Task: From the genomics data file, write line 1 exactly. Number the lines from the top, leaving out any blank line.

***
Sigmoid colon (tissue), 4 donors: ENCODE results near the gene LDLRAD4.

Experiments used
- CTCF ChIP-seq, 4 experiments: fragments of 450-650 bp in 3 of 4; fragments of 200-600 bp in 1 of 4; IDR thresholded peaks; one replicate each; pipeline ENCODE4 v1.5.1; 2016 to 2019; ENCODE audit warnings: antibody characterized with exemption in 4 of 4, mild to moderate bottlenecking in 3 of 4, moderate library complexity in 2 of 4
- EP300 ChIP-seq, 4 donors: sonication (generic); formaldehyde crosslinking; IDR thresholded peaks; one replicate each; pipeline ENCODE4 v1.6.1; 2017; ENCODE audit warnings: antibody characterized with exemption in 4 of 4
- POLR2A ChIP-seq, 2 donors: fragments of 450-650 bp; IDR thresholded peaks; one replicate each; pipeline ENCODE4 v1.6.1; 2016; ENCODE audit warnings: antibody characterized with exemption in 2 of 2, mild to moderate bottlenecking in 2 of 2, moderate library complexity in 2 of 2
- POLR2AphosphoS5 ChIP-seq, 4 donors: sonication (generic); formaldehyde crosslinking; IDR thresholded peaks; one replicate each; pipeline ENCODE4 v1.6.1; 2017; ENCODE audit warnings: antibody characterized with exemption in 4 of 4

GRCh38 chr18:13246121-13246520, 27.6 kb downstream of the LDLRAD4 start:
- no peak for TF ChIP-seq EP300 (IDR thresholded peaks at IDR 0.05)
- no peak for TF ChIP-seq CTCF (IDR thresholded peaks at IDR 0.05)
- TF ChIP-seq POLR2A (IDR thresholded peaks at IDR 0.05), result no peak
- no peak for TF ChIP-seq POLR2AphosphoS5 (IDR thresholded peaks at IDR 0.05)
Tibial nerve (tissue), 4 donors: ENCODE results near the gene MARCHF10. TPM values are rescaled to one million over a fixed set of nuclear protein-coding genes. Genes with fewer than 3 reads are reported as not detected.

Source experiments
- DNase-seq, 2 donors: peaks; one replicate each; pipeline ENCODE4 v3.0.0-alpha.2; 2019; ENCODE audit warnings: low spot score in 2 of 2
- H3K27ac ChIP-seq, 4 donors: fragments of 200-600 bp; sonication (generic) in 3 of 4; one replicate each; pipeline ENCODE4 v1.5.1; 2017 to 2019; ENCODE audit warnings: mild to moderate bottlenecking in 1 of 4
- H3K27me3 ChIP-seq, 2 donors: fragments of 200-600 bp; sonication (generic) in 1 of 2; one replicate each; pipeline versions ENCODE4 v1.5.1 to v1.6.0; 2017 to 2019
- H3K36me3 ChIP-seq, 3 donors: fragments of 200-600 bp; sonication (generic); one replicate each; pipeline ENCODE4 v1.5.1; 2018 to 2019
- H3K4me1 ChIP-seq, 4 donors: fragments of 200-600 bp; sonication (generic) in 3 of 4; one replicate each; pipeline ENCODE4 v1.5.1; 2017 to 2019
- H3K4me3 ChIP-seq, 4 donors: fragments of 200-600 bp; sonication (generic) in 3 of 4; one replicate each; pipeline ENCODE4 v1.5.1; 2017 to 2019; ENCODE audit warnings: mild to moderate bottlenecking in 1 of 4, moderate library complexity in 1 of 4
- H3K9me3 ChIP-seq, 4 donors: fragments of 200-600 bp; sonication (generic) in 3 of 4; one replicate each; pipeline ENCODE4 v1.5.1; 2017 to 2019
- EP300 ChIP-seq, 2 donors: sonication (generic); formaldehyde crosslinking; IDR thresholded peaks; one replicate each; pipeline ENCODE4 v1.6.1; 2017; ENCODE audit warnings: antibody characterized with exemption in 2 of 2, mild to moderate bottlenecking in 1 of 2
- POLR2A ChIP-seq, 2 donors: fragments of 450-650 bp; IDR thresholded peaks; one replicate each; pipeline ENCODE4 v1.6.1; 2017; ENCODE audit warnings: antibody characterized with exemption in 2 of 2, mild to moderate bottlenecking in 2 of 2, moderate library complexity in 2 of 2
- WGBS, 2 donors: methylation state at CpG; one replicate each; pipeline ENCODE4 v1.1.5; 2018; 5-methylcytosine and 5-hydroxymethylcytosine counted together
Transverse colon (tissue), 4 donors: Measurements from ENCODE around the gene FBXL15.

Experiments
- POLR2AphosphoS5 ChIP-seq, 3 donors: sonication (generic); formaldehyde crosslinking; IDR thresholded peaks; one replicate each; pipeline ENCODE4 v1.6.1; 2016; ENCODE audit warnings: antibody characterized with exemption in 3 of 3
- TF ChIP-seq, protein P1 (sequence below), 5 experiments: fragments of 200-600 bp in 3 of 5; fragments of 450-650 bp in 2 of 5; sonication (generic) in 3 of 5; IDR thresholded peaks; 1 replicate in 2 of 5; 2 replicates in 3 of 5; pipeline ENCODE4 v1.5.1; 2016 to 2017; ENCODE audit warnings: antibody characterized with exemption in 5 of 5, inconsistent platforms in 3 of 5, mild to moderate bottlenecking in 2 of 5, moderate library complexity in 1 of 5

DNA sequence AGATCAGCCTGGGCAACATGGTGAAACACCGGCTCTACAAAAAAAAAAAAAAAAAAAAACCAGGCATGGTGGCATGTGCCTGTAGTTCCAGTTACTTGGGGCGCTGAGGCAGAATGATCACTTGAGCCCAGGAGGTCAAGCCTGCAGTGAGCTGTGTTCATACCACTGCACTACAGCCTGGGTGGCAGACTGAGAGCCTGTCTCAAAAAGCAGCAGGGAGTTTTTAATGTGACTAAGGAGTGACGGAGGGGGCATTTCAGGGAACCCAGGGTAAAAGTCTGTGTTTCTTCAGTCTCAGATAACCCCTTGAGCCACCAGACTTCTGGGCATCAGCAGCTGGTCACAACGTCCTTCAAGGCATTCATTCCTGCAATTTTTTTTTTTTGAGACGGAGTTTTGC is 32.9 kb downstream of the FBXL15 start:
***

Sigmoid colon (tissue), 4 donors: ENCODE results near the gene LDLRAD4.